im/material: Virtual encounters with material Worlds

Mixed Reality technology and media sit at the intersection of material and immaterial worlds. As ‘virtual realities’ become increasingly integral to practice across a range of creative, design and academic disciplines this network will explore the impact of these new media on the way we work.

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When: 4 October 2019, 14:00-17:00

Where: Room 422/423 Sir Alwyn Williams Building, University of Glasgow


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Video games have long been used to tell stories, and the medium offers unique affordances for doing so. From the emergent narratives of titles such as Journey (thatgamecompany, 2012) and No Man’s Sky (Hello Games, 2016) to the meticulously crafted stories of Firewatch (Campo Santo, 2016) and What Remains of Edith Finch (Giant Sparrow, 2017), games are often said to offer immersive and interactive storytelling opportunities. However, games also present unique challenges for storytellers, challenges that relate to these very same properties.

Players, fully immersed in a game world with which they may interact at will, are empowered to wrest authorial control from the game’s designers and writers. The author of a novel may assume that the reader will encounter the story in the order intended, but this is not the case in a game where the player may explore the world at will. The director of a film may frame a camera shot to ensure that key narrative beats are granted the necessary on-screen prominence, but this is not a given where the player enjoys control over the in-game camera.

For VR games, many of these issues are exacerbated, and further challenges and concerns begin to emerge. How immersive an experience can a VR game offer if the player character’s movement is limited to teleporting from one spot to another? Does current-generation hardware offer sufficient fidelity when it comes to interacting with the game world? Should we be concerned about the accessibility of VR, particularly as the technology begins to be used more widely in education?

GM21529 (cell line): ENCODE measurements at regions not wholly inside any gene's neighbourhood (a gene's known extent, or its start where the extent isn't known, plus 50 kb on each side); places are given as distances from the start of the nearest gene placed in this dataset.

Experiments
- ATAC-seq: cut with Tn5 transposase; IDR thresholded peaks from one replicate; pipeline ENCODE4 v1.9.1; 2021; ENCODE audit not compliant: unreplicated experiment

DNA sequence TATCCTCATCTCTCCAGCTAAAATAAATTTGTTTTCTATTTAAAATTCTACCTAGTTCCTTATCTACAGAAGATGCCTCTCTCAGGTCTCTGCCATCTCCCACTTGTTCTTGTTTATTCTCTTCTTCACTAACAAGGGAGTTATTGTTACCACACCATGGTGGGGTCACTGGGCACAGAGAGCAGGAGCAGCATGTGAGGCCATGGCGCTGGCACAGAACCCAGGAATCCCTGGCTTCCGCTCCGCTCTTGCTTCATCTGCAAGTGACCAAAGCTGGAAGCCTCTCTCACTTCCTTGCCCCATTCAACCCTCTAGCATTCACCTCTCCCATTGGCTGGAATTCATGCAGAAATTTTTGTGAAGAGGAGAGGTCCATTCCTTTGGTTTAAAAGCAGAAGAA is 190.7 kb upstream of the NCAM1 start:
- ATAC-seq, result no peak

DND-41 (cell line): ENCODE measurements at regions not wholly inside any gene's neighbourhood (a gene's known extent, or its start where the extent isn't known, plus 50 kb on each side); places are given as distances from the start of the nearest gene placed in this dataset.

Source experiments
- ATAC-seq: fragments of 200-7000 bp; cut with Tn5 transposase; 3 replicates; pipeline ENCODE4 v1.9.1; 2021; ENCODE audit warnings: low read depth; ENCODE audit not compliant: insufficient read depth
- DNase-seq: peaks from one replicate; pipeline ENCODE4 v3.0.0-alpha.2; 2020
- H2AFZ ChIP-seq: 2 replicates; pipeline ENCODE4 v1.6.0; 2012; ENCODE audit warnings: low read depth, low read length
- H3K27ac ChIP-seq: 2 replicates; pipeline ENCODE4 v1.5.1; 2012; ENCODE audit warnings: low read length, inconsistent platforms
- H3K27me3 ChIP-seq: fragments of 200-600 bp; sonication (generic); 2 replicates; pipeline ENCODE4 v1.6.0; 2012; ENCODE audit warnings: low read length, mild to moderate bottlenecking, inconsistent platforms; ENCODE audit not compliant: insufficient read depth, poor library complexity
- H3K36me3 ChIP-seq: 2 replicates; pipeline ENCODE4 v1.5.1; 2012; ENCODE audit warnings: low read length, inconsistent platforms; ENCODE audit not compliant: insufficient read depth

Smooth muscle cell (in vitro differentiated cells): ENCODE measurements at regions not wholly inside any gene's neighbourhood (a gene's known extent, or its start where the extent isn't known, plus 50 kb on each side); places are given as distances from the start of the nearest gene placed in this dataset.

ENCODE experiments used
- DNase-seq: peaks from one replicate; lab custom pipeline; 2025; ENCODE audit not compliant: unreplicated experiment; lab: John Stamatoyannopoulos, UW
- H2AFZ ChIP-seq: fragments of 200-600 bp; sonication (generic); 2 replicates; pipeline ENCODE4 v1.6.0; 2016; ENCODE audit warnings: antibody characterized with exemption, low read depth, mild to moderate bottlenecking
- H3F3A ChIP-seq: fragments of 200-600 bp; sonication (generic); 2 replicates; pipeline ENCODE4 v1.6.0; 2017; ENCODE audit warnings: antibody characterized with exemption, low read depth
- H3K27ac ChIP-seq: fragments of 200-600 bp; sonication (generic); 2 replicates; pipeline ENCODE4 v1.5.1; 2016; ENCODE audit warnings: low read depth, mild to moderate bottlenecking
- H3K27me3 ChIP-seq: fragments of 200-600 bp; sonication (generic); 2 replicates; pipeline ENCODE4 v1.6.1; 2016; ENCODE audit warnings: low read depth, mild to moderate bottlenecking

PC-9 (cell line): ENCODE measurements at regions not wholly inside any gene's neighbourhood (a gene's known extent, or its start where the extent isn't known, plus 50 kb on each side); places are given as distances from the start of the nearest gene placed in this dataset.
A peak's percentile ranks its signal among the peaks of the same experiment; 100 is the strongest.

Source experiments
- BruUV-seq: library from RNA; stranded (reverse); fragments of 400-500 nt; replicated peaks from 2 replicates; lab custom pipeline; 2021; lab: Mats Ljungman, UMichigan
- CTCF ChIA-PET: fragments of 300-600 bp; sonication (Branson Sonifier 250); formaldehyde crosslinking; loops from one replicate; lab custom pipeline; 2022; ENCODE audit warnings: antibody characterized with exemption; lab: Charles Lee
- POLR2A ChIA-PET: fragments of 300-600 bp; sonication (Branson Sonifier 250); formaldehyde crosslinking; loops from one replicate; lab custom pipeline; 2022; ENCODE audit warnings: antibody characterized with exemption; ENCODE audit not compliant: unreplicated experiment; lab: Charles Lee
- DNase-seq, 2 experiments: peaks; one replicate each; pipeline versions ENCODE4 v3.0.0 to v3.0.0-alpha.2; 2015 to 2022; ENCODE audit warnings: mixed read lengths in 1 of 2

These are some of the questions we aim to tackle here.


Jon King (Sony, London Studio):

Jon King is a Senior Designer from PlayStation London Studio, and specialises in narrative and player experience. Over a 15-year-career, he has designed for mobile, PC, Console and now Virtual Reality. Jon played a key role in delivering Sony’s ground-breaking launch title for the PSVR headset, VR Worlds. Most recently, he was a Senior Narrative Designer on the critically acclaimed action-narrative VR game, Blood and Truth. Working closely with both animation and story development teams, he helped create interactive drama sequences and integrate them with gameplay. Over his career, Jon has also worked in technical, level and game design roles at companies including Lionhead and Kuju.

Rhoda Ellis (PhD Candidate, DJCAD, University of Dundee):


Rhoda is a sculptor and creative producer. Her practice spans both the material and immaterial with a focus on the human at the heart of this interface. In her practice-based research, she combines a background in Neuroscience with Phenomenological Aesthetics when designing, and making, virtual and mixed-reality installations.